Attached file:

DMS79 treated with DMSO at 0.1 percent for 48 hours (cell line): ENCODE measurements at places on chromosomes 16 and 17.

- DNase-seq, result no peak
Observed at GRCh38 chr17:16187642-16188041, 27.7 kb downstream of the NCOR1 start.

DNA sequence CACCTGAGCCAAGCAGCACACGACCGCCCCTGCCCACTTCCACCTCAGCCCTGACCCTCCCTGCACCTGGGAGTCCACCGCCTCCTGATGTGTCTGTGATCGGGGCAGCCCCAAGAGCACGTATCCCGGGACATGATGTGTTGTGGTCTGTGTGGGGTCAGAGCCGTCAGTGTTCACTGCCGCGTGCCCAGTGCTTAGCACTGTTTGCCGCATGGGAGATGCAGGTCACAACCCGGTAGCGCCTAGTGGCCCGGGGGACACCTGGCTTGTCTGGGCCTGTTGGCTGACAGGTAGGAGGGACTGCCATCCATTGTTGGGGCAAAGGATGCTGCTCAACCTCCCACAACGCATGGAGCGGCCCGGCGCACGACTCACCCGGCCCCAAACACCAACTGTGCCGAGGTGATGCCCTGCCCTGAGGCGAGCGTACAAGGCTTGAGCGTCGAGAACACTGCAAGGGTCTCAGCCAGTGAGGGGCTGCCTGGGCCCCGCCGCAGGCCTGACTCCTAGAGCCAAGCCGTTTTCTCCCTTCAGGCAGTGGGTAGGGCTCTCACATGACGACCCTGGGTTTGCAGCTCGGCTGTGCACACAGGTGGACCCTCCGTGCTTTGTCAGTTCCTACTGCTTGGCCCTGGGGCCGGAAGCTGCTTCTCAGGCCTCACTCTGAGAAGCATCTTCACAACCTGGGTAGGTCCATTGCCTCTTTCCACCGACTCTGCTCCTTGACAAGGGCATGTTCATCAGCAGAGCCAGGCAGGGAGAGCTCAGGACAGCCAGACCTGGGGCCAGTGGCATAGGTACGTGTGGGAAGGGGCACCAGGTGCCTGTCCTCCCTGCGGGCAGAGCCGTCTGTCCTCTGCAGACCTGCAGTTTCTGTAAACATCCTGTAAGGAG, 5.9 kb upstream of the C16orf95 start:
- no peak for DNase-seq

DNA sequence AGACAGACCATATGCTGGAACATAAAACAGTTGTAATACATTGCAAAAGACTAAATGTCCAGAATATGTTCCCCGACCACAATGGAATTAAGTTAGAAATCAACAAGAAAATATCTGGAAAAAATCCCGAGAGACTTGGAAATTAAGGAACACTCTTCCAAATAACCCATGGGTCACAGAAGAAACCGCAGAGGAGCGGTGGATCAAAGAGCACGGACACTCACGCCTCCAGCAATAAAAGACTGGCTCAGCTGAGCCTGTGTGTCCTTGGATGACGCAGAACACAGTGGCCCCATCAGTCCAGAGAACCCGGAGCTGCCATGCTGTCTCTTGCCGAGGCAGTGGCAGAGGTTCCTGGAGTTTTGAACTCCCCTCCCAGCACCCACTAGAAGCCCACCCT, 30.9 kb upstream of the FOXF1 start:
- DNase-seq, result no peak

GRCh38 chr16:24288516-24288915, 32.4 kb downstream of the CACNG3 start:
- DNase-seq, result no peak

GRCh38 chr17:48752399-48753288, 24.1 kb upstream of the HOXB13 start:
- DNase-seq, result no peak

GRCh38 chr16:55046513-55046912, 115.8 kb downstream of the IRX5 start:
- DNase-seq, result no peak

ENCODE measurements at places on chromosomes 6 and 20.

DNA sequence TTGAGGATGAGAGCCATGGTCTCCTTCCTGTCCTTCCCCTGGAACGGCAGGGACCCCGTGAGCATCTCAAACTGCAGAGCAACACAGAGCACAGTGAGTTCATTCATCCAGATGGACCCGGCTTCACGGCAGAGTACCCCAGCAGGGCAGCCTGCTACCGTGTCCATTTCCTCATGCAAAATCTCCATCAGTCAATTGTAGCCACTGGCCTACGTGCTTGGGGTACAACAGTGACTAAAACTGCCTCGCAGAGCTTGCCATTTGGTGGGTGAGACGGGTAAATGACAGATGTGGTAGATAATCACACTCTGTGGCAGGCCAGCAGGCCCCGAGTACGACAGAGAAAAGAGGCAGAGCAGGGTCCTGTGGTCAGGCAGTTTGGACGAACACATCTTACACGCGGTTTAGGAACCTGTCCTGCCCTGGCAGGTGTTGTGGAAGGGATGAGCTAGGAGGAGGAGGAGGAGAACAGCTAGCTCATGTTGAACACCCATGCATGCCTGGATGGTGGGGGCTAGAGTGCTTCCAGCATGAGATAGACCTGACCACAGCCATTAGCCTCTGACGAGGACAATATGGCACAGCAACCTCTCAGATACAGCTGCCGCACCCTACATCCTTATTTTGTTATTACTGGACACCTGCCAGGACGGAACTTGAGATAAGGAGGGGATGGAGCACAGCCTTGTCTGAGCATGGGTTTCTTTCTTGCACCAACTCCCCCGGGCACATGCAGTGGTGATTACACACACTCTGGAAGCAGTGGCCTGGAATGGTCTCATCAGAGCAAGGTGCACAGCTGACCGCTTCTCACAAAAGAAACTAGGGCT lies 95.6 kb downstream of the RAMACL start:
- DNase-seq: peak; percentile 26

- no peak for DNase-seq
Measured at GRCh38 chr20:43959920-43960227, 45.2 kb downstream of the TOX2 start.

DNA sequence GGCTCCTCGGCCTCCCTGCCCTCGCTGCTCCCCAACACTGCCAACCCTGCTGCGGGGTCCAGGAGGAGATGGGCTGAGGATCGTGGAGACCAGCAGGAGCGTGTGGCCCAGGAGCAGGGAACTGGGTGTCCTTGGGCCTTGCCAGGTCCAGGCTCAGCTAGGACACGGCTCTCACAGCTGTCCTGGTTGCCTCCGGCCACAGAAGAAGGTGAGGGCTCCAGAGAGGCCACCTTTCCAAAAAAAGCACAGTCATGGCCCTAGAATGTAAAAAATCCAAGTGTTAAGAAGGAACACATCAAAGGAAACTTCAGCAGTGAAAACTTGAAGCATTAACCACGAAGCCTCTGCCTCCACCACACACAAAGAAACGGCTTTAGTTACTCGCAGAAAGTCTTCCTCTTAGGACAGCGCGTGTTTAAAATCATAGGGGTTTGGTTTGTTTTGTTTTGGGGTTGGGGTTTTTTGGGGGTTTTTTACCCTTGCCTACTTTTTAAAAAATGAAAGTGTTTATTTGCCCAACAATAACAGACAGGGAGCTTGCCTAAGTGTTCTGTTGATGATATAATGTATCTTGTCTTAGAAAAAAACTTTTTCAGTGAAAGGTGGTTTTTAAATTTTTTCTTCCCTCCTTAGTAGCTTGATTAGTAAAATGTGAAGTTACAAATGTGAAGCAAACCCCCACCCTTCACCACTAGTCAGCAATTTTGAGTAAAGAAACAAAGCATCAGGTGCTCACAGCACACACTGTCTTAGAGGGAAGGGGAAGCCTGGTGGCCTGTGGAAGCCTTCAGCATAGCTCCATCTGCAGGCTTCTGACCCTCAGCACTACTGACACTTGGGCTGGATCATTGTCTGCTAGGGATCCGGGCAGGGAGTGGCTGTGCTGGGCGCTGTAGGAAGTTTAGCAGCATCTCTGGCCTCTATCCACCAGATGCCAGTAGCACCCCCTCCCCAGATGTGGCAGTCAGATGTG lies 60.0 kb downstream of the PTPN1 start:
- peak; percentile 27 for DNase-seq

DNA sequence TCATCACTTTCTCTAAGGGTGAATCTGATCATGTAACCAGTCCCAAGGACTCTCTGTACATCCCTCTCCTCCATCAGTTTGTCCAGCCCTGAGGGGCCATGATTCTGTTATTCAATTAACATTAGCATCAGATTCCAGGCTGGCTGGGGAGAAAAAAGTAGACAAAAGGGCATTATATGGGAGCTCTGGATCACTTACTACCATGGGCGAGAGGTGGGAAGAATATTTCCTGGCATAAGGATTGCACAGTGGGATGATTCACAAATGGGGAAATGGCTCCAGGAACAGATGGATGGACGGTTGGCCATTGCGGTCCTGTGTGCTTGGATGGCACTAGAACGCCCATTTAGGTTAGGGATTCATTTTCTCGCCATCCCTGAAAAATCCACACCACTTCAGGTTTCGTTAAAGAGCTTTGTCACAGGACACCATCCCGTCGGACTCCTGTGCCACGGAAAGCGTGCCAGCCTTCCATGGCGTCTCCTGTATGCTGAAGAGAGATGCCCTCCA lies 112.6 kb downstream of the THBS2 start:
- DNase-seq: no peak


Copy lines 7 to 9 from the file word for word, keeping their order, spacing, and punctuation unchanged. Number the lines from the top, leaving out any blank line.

- DNase-seq, result no peak

GRCh38 chr16:24288516-24288915, 32.4 kb downstream of the CACNG3 start:
- DNase-seq, result no peak